Second, the nature of the copyrighted work is as a published video of non-fiction. I’m assuming that the video was taken from archived copies of the Charlie Rose show. This part of the analysis matters very little unless it was an unpublished work that was intended to be sold for money. This was the case in the late 1970’s when the Nation Magazine scooped the juicy details that were to the “very heart” of former President Gerald Ford’s memoirs of his time in office. The Nation acquired a copy of the manuscript before it was published, and caused Time Magazine to cancel out on the advance it had paid to have first dibs on a review. D’oh! Here, if the video clips were taken from previously broadcast Charlie Rose episodes, Obi Wan Kenobi is not needed to say “There is nothing here. Move along.”
Third, a court will look at the amount ans substantiality of the portion used in relation to the copyrighted work as a whole. It seems this video takes very little of two separate shows. It is a toss-up how a court will come down on this. A court will not let someone take the heart of a work, as in the Nation Magazine scooping Gerry Ford’s story, even though it used a few hundred words of a 300 or more page book. I think it is unlikely they would consider this went to the heart of the Charlie Rose episodes in question because it was changed so much so that I’m not sure what was discussed beyond Yahoo! and Microsoft.
Fourth, a court will look at the effect upon the market value of the original, copyrighted work. It isn’t clear to me, but I doubt it will have much impact. The new video does not substitute for the original. In fact, I think it might lead people to want to view the shows to see what was said originally.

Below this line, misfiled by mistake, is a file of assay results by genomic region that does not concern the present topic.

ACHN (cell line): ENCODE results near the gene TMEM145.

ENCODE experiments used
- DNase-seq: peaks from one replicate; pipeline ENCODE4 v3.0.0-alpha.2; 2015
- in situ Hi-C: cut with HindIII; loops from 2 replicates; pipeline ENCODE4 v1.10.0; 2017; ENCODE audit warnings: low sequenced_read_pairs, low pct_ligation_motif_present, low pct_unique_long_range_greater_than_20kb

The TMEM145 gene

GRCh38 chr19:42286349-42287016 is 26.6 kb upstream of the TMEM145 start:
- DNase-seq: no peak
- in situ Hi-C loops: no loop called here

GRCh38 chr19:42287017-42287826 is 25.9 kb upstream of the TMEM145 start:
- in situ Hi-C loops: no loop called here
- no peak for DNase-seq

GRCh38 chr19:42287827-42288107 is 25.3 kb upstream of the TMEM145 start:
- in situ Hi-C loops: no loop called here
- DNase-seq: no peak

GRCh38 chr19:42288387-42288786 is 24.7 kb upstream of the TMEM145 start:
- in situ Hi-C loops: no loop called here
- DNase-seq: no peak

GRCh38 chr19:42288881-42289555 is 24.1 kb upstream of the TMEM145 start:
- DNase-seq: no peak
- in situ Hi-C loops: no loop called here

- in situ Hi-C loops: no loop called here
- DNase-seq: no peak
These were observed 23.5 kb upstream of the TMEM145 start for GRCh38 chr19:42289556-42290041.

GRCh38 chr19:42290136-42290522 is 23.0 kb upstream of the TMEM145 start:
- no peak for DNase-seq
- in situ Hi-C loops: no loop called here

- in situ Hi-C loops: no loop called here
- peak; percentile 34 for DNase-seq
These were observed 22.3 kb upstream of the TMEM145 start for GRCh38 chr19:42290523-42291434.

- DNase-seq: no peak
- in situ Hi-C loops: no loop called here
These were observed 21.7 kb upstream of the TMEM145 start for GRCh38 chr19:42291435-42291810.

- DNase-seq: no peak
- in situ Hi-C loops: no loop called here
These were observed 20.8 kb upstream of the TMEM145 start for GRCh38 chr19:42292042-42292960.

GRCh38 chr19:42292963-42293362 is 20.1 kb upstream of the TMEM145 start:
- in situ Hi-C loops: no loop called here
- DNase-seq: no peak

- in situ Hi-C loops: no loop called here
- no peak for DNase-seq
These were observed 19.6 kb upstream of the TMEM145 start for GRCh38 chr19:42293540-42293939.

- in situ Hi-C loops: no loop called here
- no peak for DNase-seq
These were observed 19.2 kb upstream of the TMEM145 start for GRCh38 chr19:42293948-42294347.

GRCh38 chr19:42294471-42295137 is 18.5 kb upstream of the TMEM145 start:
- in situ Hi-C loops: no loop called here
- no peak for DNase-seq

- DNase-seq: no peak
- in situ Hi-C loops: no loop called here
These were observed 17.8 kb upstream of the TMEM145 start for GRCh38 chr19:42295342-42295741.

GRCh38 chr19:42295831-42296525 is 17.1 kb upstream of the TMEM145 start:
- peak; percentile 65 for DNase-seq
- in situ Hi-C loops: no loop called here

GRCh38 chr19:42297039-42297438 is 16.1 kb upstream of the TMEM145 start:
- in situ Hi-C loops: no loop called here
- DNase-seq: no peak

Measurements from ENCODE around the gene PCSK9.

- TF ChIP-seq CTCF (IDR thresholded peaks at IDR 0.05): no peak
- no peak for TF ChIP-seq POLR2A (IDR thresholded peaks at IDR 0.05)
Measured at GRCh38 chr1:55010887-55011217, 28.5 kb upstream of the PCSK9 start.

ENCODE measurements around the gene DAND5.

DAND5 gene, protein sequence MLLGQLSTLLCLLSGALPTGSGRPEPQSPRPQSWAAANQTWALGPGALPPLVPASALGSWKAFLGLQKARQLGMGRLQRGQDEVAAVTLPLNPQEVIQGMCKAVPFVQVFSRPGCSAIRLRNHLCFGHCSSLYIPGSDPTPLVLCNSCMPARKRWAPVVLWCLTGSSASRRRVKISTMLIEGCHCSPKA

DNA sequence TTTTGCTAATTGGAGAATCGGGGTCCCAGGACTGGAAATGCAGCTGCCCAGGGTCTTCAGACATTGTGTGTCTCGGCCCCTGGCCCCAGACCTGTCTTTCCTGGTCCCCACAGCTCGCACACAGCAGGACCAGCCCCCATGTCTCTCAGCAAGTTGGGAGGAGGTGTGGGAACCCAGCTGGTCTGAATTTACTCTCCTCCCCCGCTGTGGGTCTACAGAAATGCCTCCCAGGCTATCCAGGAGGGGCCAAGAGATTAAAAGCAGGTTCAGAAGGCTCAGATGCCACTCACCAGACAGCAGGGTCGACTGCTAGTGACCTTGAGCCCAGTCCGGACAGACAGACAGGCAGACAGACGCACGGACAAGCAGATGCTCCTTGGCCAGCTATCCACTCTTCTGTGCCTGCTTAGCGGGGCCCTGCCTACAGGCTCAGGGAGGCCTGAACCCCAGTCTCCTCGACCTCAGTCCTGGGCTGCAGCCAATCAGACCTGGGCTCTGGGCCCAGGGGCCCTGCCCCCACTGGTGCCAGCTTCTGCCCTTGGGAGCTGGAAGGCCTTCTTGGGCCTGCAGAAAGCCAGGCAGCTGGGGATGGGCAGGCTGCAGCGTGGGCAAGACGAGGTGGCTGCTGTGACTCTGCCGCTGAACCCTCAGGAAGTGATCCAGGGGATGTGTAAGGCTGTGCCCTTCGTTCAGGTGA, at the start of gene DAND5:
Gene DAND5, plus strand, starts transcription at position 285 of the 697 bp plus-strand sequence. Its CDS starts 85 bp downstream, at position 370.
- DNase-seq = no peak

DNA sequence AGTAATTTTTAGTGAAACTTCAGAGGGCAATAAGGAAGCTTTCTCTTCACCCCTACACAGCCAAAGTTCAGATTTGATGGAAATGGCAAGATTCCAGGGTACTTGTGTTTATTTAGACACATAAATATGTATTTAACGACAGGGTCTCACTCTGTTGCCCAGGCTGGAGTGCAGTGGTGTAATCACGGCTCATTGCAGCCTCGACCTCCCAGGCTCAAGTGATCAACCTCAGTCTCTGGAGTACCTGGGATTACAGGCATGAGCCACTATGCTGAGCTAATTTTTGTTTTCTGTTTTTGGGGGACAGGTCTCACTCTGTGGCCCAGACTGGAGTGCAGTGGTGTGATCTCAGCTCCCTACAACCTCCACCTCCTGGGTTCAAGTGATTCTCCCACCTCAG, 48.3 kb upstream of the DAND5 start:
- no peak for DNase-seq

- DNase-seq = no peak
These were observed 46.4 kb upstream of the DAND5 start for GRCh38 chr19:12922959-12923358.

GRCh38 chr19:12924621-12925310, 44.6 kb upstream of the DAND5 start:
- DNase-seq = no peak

All said, I think this video will likely qualify as fair use.
I use this software at work and at home in place of Microsoft Office. It includes programs for writing, drawing, spreadsheets, and presentations. Yes, you can even open any old Microsoft Office documents such those created in Word (.doc), Excel (.xls), and Powerpoint (.ppt). And if you’re still stuck with WordPerfect and other [very] flawed Corel programs, Open Office is perfect for you as well.
You no longer need to pay Bill Gates and crew at Microsoft your hard earned money for Office. You can now get what you need for free.
If you’re wary of Open Office because it was very buggy in the past, try it again. I tried Open Office a few different times in the past. Once, when it was called Star Office, it crashed Windows and gave blue screens regularly. A few years later, it was just buggy and cranky. But now, it rocks. Go for it.
My wife sums up events surrounding my company this way: If you were a small time farmer having a tough time making a living in the 1930’s on a hot Texas prairie and a man in a ten gallon hat offers a big bag of cash for your land that seems too good to be true, close the door on him. You know there’s oil under those dusty fields.
As Y! shareholders, we donâ??t think the board should accept Microsoft’s offer. The deal undervalues the company. Yang and Decker took over mid-2007 and you cannot expect them to make an immediate, direct impact so soon. Hollywood is gone; Silicon Valley is back. Think of Yahoo! as an aircraft carrier trying to make a turn; it will do so slowly. More importantly, the fundamentals are strong, the company is profitable, and most recently met its numbers, even if overshadowed by the company down the road (which missed its numbers last quarter). Tech companies can and do make comebacks. Apple is a prime example. They were not cool until Steve Jobs returned and they started innovating again.
In addition, we do not want Microsoft shares if it is making such a power play for a company that will not fit well within its company. Consider the difference in philosophy regarding open source software.
Note: Before you get out of control, this is only a comment on behalf of our family, not for my employer – I don’t have enough information to ever comment on its behalf. I really do know nothing.